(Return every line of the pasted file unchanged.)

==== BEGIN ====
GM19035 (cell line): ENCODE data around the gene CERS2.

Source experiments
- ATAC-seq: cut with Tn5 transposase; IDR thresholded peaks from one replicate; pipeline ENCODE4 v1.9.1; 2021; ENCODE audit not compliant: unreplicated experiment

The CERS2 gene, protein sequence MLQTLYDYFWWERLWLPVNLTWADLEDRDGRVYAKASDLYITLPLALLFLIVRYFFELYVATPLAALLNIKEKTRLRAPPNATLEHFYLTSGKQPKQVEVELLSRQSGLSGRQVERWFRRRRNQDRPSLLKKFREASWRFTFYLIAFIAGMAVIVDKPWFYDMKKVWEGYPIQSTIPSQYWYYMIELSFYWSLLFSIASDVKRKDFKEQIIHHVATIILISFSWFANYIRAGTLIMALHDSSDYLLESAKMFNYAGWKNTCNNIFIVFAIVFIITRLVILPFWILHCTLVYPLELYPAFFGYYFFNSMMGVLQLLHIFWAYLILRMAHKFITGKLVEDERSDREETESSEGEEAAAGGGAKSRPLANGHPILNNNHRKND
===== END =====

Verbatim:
GM19035 (cell line): ENCODE data around the gene CERS2.

Source experiments
- ATAC-seq: cut with Tn5 transposase; IDR thresholded peaks from one replicate; pipeline ENCODE4 v1.9.1; 2021; ENCODE audit not compliant: unreplicated experiment

The CERS2 gene, protein sequence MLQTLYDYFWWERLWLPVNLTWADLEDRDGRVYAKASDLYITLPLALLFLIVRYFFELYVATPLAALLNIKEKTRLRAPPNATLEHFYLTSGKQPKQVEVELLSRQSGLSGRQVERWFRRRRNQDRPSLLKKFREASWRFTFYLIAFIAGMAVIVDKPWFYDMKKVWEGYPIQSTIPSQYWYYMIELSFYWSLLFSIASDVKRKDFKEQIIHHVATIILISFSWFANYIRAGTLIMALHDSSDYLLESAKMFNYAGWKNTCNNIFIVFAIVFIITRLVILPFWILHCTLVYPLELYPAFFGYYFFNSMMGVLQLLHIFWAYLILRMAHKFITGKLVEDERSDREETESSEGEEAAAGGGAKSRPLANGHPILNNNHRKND